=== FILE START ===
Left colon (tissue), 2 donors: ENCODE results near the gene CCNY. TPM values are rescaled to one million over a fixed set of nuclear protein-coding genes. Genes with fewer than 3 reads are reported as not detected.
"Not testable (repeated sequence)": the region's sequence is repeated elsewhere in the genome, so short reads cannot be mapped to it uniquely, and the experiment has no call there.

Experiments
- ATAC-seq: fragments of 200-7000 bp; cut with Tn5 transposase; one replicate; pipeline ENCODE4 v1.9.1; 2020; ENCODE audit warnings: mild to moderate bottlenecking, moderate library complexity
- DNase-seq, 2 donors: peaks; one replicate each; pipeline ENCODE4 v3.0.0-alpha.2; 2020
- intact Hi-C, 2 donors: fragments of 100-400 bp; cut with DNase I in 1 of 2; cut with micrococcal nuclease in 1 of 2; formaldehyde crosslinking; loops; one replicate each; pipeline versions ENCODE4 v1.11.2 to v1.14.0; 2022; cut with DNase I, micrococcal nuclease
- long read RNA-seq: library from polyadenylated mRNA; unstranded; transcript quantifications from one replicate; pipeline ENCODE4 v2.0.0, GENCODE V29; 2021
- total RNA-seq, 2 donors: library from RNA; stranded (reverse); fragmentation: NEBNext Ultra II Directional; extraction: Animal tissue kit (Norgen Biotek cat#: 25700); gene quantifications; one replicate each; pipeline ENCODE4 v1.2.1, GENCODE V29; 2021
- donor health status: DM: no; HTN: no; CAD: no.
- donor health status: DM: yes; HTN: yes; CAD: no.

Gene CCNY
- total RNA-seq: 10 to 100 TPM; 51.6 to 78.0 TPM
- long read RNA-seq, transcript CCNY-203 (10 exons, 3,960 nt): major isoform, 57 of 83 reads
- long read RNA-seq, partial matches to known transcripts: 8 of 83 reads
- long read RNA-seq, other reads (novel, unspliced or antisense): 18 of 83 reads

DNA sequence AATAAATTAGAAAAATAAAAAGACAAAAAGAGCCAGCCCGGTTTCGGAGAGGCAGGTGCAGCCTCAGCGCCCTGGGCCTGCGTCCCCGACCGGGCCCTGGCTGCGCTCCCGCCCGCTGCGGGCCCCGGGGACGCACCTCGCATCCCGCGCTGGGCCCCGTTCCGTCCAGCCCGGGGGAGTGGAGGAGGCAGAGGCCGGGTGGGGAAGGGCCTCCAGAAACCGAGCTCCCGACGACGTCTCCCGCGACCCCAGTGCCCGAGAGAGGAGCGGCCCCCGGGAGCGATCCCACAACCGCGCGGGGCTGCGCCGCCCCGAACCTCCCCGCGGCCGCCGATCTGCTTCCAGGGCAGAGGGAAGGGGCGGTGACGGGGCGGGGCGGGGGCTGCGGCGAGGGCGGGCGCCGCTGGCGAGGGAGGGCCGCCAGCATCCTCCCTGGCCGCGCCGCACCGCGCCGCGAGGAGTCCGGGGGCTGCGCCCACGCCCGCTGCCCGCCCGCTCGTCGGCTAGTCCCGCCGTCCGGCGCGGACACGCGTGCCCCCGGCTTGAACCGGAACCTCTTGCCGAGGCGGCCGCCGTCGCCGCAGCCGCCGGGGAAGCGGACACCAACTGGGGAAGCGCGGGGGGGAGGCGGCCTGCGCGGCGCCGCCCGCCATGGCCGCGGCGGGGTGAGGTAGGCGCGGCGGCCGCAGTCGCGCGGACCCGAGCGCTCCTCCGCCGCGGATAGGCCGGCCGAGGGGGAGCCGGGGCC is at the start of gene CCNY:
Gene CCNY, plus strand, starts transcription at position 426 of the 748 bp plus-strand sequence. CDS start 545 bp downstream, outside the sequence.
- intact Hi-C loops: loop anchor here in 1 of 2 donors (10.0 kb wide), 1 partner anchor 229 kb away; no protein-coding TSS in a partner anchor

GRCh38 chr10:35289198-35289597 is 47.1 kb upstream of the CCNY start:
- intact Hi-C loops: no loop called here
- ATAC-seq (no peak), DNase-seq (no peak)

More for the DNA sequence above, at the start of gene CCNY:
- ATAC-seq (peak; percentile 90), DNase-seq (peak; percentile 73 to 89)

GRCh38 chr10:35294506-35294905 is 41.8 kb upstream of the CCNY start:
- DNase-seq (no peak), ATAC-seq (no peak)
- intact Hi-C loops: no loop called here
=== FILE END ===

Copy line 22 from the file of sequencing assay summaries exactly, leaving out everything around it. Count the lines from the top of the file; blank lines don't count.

More for the DNA sequence above, at the start of gene CCNY: